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Right or wrong, it's hard not to first look at Alex Ovechkin when examining why this Capitals team has failed to meet expectations, but unfortunately that's just part of the package that comes with being a superstar in the NHL.
As expected, his detractors will immediately point to his league-worst plus-minus rating and say that he's the primary culprit responsible the team's performance. In fact, Sports Illustrated's Allan Muir even suggested that Ovechkin should lose his captaincy less than a year after winning his third Hart Trophy as the league's most valuable player:
There is one very compelling reason why the Capitals have to do it anyway. For all his charisma and once-in-a-generation scoring touch, Ovechkin has shown time and again that he’s just not cut out for the role of team leader.
There's some merit to what Muir says here, but if one looks at the whole picture, it's actually scary to think of where this team would be without the Russian sniper.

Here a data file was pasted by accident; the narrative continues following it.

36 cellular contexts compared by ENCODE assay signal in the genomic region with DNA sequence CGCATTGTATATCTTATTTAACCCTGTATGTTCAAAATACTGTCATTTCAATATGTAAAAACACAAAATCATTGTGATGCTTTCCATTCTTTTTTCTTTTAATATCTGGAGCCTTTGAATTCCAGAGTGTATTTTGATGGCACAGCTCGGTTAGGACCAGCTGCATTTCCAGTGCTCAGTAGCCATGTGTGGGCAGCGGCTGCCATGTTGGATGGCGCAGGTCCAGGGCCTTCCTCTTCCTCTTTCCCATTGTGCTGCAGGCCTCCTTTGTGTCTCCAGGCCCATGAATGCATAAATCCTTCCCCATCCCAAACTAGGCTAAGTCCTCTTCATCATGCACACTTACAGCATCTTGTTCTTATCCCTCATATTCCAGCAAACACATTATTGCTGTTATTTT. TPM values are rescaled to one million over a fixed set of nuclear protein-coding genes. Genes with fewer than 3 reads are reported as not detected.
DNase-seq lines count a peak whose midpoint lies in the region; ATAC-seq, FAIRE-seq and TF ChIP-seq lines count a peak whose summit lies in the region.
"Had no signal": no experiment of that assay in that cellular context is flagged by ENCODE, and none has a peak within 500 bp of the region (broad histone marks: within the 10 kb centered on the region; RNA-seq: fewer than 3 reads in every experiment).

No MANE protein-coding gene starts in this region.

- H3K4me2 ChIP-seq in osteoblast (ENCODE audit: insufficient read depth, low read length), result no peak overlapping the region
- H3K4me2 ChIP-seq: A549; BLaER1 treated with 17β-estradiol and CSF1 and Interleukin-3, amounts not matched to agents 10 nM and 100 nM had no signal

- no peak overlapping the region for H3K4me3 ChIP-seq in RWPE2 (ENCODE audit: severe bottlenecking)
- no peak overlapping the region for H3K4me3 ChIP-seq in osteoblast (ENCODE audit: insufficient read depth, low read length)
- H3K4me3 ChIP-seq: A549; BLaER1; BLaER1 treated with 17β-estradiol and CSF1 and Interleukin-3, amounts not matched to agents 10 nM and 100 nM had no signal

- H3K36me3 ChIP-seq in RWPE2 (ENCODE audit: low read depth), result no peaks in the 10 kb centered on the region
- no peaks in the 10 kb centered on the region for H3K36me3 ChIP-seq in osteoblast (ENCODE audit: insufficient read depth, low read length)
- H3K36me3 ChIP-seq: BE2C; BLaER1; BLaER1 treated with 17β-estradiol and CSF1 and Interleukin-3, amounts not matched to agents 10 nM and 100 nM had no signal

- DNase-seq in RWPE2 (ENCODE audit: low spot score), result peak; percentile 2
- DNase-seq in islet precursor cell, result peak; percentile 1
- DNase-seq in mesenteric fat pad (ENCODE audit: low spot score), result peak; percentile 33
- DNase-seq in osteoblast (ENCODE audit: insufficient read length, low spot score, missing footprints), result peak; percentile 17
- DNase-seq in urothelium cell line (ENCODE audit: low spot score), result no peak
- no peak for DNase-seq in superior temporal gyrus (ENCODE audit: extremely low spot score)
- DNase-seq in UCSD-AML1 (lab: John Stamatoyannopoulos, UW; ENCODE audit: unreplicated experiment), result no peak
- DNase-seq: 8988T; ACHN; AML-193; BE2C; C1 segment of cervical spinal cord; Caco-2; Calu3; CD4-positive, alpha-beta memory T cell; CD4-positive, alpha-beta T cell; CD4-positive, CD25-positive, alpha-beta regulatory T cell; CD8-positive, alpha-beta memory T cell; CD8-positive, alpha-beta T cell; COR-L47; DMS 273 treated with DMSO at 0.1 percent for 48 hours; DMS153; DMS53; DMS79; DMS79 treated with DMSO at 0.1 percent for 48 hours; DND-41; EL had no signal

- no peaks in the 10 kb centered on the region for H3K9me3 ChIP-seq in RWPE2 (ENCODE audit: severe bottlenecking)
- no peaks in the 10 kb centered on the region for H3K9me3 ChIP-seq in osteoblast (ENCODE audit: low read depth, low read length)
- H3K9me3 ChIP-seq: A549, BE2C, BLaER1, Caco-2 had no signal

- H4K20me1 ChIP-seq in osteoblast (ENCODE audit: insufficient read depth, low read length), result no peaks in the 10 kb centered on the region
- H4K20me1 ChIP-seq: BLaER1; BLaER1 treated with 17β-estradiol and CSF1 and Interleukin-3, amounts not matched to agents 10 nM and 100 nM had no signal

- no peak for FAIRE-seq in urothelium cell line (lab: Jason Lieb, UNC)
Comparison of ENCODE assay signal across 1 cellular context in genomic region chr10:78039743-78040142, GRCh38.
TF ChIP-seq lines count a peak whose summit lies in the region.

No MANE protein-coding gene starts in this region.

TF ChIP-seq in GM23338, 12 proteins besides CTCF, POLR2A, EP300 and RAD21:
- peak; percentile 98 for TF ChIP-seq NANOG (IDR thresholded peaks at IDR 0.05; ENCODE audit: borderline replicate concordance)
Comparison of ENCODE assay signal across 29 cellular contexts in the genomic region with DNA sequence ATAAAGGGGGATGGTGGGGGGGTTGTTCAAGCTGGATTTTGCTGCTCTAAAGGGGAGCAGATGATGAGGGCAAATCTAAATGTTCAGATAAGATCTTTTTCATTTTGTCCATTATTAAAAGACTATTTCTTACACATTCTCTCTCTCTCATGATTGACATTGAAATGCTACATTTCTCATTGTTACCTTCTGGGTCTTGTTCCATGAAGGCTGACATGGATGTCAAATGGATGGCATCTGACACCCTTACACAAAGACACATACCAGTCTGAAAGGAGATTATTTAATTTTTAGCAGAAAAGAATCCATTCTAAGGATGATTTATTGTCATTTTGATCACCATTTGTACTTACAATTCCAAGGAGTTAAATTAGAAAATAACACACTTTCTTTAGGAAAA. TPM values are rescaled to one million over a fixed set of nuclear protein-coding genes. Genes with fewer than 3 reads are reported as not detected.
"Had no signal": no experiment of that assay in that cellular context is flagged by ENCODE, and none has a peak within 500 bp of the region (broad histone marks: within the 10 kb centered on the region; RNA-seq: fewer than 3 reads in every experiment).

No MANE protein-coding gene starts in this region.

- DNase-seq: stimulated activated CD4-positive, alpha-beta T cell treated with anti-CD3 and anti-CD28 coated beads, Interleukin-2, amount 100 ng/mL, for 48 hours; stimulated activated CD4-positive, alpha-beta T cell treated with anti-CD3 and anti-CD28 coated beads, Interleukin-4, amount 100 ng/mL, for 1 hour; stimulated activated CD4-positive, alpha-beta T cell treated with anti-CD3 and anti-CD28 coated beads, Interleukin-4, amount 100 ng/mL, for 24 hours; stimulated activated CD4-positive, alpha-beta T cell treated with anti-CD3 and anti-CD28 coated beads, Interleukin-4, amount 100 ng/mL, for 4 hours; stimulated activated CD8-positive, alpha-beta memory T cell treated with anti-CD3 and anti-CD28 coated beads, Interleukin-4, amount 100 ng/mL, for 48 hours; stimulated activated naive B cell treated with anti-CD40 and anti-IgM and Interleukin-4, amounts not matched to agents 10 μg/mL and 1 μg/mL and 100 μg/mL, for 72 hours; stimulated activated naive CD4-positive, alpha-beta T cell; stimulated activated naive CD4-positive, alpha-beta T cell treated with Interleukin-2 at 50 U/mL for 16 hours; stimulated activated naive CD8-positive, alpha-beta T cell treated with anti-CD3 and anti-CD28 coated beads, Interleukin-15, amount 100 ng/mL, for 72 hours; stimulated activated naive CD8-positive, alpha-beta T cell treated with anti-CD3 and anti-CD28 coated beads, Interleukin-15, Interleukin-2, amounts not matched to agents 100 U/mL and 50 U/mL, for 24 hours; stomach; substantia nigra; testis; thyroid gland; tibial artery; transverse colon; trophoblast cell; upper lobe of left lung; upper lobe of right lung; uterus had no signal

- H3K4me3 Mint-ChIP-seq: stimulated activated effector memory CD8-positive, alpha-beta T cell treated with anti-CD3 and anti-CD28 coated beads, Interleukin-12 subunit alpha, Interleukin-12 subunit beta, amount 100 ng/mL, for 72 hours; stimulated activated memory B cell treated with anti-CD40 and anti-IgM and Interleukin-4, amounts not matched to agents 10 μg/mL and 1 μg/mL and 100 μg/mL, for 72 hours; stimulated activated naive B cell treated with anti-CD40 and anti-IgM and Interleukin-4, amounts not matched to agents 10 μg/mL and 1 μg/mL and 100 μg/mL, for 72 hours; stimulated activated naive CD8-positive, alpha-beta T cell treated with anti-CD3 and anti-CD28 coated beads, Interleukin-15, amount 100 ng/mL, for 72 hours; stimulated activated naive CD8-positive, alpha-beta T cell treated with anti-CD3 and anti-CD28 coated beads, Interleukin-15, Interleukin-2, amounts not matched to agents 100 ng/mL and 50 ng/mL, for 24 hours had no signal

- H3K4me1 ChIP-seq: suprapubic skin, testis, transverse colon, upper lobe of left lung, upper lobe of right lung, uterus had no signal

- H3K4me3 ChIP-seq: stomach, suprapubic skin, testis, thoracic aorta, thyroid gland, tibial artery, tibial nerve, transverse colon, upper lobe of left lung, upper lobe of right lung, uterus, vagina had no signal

So far, Ovechkin's scored a whopping 22 percent of the Caps' goals in 2013-14, while his three closest competitors in the race for the Rocket Richard Trophy (Corey Perry, Joe Pavelski and Sidney Crosby) have all contributed 16 percent or less of their respective teams' total goals.
For all of his flaws (and they've been obvious as of late), Ovechkin remains one of the most talented offensive players in NHL history, and to simply give up on him as a centerpiece seems premature if he's still producing at this rate.
In his nine NHL seasons, Ovechkin has led the NHL in goals three times and hasn't had a negative plus-minus rating on any of those occasions, so it's not unreasonable to think that this is an aberration.
Ultimately, this will undoubtedly be the captain's worst plus-minus performance of his career, but if he's still on his way to another goal crown, is it really the time to assume he's incapable of leading the Capitals?
He's a sniper by nature, and unlike past pure scorers like Brett Hull, Mike Bossy, Teemu Selanne or Pavel Bure, he's been saddled with the responsibility on not only finding the back of the net, but being a consummate team player in all areas of the game.
And as we're now finding out, maybe that isn't realistic.